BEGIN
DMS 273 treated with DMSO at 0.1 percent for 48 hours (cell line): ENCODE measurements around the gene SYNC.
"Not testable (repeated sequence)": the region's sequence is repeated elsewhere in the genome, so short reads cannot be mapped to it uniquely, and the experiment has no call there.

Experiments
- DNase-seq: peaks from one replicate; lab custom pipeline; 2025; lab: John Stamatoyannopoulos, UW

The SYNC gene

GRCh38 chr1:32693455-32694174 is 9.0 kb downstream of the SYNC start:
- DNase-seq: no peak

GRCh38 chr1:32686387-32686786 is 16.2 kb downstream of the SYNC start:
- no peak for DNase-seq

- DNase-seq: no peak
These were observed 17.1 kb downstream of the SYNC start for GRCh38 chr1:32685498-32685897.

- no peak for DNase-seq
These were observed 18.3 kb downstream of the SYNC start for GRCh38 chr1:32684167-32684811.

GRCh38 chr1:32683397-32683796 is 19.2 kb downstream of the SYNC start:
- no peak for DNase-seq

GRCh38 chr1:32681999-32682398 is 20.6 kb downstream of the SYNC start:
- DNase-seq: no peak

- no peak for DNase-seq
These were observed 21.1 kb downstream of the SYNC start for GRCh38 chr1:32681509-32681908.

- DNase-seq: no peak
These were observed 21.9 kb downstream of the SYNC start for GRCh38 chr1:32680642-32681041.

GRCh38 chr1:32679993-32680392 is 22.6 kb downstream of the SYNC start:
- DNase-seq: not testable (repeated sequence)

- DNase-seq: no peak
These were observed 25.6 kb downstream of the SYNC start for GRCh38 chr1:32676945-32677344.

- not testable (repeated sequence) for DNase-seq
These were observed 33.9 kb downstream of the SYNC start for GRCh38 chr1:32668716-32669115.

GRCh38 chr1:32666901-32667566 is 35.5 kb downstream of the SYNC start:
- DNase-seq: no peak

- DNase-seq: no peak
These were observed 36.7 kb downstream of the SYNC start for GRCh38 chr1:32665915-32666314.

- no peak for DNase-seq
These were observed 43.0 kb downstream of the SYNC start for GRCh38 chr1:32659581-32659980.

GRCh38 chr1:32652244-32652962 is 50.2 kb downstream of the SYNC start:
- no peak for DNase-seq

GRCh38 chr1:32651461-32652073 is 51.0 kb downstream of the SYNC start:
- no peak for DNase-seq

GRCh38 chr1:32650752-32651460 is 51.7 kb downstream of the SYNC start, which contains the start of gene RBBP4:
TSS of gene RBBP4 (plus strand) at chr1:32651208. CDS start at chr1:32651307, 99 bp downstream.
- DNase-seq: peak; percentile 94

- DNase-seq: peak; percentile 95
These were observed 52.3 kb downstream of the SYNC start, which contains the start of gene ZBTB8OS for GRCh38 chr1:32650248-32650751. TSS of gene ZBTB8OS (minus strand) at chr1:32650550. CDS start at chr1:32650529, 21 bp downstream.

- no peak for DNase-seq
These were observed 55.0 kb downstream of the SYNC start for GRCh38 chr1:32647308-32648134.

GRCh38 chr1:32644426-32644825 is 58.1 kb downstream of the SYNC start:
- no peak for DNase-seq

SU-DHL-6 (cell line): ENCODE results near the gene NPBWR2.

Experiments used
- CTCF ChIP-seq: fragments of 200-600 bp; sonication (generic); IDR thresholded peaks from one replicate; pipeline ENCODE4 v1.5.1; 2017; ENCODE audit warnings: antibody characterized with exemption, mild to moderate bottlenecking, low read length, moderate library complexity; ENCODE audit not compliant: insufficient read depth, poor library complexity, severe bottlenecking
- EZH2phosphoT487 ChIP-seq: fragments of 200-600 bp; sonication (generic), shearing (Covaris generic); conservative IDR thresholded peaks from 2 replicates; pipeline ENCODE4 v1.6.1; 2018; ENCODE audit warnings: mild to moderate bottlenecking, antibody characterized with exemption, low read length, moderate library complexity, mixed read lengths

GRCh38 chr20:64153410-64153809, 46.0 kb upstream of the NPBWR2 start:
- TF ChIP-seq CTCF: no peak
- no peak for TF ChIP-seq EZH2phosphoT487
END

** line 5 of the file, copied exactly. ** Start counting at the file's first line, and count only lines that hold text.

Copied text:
The SYNC gene